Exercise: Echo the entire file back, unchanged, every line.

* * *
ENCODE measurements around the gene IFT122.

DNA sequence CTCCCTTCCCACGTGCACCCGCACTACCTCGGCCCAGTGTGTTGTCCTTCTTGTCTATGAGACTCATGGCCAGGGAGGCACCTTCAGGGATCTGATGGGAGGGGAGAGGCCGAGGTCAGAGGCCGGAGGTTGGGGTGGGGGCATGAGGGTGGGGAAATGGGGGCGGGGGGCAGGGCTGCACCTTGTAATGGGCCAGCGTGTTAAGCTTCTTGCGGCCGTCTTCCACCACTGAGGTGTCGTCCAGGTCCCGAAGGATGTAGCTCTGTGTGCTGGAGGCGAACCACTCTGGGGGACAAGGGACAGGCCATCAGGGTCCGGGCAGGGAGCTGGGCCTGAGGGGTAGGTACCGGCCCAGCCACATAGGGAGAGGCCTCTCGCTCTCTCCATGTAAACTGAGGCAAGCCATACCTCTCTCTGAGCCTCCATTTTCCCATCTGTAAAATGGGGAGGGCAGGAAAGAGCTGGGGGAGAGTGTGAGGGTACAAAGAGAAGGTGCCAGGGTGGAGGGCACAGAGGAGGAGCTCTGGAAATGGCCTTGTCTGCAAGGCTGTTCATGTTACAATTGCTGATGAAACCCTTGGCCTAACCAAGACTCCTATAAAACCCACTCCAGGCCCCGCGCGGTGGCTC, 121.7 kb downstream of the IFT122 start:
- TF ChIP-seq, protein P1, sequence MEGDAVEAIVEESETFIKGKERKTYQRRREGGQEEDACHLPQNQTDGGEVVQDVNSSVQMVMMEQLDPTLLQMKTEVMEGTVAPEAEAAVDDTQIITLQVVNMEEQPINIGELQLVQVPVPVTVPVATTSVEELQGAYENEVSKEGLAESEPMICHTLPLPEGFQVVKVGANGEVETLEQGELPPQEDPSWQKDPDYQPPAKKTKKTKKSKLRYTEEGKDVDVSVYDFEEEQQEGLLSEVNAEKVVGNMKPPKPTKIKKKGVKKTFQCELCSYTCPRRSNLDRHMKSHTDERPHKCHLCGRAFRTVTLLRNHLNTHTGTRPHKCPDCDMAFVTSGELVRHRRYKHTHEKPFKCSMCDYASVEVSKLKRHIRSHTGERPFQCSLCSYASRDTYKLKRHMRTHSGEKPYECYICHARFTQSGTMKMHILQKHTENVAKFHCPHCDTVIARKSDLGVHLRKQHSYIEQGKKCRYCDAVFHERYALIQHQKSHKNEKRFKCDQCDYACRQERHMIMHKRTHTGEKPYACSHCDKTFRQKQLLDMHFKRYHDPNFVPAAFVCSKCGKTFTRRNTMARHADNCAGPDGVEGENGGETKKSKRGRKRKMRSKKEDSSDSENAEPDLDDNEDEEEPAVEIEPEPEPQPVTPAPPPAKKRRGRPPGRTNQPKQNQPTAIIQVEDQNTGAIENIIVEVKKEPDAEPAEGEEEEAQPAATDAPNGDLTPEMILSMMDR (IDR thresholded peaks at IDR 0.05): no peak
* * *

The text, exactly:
ENCODE measurements around the gene IFT122.

DNA sequence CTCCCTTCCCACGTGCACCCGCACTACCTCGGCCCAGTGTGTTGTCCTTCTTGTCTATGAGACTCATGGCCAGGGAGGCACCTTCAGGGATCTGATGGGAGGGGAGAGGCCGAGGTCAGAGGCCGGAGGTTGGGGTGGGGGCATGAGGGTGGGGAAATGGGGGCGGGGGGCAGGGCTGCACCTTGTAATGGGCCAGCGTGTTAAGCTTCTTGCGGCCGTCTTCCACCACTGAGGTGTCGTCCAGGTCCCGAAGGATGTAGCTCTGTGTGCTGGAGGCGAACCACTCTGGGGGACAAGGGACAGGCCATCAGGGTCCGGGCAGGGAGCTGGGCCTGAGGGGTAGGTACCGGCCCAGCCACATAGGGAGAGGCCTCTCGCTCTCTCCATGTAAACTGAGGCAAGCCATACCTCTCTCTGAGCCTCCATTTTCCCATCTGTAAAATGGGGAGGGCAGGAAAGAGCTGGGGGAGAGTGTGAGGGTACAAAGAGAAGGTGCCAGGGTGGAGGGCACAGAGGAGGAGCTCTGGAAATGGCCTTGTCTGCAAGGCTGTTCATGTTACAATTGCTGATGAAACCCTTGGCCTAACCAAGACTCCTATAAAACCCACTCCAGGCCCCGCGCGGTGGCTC, 121.7 kb downstream of the IFT122 start:
- TF ChIP-seq, protein P1, sequence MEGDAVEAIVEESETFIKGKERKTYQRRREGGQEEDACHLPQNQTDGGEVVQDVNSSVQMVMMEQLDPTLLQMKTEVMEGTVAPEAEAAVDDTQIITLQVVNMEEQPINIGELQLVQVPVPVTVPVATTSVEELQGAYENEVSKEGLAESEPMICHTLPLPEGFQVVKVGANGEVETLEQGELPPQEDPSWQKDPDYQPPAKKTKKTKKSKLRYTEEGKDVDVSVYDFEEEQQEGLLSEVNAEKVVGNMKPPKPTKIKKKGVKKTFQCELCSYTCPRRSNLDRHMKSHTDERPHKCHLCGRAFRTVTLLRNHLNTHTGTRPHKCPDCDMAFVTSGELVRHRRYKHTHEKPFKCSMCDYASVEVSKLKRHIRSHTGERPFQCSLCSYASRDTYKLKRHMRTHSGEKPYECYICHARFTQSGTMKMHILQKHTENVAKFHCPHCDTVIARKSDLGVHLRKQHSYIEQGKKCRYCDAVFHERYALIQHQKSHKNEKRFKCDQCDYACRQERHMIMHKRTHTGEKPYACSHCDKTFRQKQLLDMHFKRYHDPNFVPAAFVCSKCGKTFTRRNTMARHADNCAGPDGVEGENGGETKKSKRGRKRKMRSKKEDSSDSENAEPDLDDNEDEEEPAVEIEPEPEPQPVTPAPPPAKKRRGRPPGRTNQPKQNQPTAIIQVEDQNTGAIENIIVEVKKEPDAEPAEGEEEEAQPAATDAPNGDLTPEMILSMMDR (IDR thresholded peaks at IDR 0.05): no peak